Guyana gained its independence form Britain on May 26, 1966, two years after the PNC and the United Force (UF) formed a coalition to oust the Dr Cheddi Jagan-led People’s Progressive Party (PPP) from power.

    The PPP was swept back into power in October 1992 and has won every poll convincingly since then.

    “It is the judgment of our party that these celebrations should also be the occasion for serious soul searching as to where this nation is today and what we must do if it is to survive as a cohesive, unified and prosperous country.

    “As a people, we must ask ourselves whether, after 41 years of independence, we have been successful in nation building and whether the economic plans and programmes, over the past 14 years, have helped to spread prosperity equitably throughout the nation and resolved our deep seated ethnic and social problems,” the main opposition said.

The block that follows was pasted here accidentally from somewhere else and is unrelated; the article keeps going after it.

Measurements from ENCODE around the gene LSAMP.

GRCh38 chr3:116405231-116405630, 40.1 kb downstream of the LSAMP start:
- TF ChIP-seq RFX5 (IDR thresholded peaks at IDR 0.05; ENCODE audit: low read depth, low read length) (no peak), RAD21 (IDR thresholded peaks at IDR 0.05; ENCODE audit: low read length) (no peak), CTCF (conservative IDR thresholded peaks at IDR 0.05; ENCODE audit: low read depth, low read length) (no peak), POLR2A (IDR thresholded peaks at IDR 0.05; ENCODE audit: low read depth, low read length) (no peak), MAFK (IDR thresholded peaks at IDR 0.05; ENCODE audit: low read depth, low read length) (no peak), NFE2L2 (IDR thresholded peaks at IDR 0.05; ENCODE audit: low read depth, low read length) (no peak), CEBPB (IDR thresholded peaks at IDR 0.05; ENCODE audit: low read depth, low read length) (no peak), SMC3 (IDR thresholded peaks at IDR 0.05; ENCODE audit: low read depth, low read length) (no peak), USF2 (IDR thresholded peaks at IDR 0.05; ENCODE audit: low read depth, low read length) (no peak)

The 730,000 population is spilt almost equally between Blacks and Indians and there has been longstanding tension between the two racial groups as they seek the levers of power here.

    The PNC/R said “our existing political culture cannot unlock the talent and genius with which this nation is endowed. We must look to a system of shared governance as a means of achieving that state of unity and prosperity which to date have sadly evaded us.”

    Meanwhile, the government has mounted a 41st independence anniversary exhibition under the theme “41 years of sovereignty” at the National Museum in the capital.

    It showcases literature, stamps and military medals, and is part of the Culture, Youth and Sports Ministry’s efforts to make historical information available to the public in a reader friendly fashion.

    “This would help us to appreciate our history a little bit better. From this exhibition we are hoping to take some of it to the other regions so that all can see and benefit…we want this information to reach as many as possible,” Minister Frank Anthony said.[-End]